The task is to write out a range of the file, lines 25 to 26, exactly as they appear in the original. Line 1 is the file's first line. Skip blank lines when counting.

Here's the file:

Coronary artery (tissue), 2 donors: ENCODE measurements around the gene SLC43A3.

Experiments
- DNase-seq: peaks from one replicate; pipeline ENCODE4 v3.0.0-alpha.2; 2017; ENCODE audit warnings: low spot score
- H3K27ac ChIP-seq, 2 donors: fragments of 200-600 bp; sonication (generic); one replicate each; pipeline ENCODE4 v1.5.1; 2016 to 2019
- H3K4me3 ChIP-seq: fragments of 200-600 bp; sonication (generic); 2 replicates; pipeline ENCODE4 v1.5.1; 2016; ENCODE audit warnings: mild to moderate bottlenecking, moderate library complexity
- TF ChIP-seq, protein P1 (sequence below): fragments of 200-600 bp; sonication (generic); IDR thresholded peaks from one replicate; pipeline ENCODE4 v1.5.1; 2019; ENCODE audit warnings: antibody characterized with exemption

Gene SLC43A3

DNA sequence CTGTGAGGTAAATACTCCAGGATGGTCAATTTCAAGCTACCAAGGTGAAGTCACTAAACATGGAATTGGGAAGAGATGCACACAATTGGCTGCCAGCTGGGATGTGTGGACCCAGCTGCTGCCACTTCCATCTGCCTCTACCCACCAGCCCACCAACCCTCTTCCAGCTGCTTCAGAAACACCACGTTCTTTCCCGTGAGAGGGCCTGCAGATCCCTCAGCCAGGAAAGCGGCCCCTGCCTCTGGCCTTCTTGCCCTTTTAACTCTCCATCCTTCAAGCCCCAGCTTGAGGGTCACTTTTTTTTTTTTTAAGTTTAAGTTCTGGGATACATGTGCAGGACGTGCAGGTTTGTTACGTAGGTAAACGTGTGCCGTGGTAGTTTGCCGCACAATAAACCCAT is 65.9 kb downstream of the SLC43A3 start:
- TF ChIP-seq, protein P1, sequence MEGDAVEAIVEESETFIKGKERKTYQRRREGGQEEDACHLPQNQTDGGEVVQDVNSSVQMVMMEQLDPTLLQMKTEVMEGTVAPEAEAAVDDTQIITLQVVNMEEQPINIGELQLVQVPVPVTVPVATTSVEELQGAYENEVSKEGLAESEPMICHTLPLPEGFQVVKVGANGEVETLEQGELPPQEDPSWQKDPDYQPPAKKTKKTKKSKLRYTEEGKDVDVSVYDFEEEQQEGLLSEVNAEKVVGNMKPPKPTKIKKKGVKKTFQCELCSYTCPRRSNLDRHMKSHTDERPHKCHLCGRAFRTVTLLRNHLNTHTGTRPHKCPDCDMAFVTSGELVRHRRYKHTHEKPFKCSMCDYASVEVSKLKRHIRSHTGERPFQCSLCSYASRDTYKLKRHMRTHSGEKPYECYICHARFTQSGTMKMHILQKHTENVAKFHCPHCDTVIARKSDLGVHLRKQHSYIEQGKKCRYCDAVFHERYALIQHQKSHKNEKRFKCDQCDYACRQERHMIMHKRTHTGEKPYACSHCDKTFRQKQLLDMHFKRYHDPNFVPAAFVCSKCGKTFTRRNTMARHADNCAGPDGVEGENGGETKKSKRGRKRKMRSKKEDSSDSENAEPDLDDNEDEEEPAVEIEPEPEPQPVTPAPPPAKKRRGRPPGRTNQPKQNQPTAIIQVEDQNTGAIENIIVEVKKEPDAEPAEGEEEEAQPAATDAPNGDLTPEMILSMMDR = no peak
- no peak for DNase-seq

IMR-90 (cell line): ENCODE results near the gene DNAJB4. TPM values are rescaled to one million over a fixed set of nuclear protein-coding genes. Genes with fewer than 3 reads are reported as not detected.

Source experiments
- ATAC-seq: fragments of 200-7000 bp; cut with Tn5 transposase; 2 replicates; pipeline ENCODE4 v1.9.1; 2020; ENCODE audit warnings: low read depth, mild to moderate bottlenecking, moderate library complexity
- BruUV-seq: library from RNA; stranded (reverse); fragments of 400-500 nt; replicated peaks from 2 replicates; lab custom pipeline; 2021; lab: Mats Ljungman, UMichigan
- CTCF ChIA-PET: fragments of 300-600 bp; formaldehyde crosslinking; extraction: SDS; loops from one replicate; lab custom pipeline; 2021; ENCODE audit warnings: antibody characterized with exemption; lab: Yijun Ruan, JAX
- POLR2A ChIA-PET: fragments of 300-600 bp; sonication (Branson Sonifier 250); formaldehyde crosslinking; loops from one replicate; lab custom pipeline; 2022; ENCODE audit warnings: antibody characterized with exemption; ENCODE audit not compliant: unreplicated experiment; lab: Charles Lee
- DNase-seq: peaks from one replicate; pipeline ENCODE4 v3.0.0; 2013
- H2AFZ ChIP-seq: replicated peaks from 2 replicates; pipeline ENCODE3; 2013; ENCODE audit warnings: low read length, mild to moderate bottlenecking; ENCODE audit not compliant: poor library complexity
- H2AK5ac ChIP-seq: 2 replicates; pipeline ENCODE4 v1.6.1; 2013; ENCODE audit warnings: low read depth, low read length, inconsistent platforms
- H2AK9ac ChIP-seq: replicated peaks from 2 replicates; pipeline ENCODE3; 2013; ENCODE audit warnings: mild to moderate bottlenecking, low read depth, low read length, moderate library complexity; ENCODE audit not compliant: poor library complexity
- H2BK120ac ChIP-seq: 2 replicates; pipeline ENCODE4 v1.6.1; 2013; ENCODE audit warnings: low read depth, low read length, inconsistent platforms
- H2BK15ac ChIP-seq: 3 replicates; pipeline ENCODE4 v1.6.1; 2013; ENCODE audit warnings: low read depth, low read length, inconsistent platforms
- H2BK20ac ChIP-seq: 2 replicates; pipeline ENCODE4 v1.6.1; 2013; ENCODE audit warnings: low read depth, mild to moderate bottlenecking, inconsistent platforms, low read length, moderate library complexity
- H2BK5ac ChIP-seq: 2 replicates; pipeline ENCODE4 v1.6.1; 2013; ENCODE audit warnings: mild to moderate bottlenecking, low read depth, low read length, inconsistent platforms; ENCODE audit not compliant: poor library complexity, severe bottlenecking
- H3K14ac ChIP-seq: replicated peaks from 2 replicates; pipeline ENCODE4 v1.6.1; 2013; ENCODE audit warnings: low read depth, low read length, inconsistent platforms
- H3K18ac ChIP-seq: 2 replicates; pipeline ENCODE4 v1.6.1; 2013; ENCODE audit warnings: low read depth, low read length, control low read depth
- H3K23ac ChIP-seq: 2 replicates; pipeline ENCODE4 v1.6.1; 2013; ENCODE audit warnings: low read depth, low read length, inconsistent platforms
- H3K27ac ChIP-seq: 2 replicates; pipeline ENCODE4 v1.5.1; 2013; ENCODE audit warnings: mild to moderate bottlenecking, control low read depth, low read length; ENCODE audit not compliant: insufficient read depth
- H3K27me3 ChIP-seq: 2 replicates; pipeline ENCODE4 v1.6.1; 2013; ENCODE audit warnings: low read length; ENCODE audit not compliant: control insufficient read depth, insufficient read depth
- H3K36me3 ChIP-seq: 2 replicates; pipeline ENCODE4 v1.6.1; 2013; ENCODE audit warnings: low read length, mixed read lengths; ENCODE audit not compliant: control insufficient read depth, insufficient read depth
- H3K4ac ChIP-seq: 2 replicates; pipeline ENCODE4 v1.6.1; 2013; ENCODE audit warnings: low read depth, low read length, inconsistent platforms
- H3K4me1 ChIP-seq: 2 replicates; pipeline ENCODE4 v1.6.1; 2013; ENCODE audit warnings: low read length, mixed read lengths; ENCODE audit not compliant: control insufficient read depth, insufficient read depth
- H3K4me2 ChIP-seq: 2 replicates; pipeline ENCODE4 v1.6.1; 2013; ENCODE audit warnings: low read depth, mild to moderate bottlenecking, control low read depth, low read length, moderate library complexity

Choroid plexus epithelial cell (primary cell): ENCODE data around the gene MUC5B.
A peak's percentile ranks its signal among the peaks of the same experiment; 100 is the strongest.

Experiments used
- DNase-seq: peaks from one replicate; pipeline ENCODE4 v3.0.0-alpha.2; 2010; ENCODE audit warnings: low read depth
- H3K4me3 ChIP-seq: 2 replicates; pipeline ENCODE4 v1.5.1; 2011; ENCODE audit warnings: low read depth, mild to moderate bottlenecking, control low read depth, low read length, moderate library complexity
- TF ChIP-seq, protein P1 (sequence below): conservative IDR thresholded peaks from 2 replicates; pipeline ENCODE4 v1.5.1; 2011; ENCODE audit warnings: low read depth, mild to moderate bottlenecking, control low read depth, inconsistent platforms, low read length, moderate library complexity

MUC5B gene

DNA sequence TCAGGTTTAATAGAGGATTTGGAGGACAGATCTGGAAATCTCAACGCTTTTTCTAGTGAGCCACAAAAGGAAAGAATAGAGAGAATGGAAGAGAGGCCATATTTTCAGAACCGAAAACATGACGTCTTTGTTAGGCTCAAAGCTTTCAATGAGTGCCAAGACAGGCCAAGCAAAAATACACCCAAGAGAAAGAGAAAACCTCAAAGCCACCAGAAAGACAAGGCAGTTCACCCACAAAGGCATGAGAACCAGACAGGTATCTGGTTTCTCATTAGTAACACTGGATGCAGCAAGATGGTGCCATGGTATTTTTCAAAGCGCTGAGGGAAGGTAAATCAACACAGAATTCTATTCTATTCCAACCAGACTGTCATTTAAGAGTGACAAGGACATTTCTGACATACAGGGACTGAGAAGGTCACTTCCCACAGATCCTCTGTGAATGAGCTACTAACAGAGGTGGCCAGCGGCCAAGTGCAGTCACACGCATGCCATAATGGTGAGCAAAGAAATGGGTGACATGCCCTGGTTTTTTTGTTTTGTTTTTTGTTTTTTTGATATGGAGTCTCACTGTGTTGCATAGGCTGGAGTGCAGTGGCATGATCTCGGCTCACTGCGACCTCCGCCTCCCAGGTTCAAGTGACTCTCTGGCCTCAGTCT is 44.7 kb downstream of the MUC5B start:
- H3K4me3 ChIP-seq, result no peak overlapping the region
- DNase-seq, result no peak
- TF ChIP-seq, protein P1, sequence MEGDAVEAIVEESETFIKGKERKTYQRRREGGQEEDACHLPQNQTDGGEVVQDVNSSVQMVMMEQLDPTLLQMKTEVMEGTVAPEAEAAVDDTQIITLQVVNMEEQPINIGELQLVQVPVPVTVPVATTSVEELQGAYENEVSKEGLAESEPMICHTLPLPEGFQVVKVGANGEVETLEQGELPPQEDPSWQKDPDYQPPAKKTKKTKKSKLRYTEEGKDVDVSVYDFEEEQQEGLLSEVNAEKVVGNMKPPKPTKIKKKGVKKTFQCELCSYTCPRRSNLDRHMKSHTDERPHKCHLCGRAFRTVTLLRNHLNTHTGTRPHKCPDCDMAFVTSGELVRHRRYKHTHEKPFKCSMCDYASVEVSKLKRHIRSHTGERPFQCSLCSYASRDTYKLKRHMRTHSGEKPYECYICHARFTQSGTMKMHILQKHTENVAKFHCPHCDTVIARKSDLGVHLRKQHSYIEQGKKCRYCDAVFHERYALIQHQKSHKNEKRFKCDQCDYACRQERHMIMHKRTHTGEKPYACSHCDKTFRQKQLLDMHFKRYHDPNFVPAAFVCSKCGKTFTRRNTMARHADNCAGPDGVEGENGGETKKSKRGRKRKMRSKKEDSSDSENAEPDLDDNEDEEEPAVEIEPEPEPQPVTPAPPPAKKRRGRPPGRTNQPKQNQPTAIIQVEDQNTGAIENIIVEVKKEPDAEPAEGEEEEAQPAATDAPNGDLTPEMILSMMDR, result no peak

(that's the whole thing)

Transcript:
- H3K14ac ChIP-seq: replicated peaks from 2 replicates; pipeline ENCODE4 v1.6.1; 2013; ENCODE audit warnings: low read depth, low read length, inconsistent platforms
- H3K18ac ChIP-seq: 2 replicates; pipeline ENCODE4 v1.6.1; 2013; ENCODE audit warnings: low read depth, low read length, control low read depth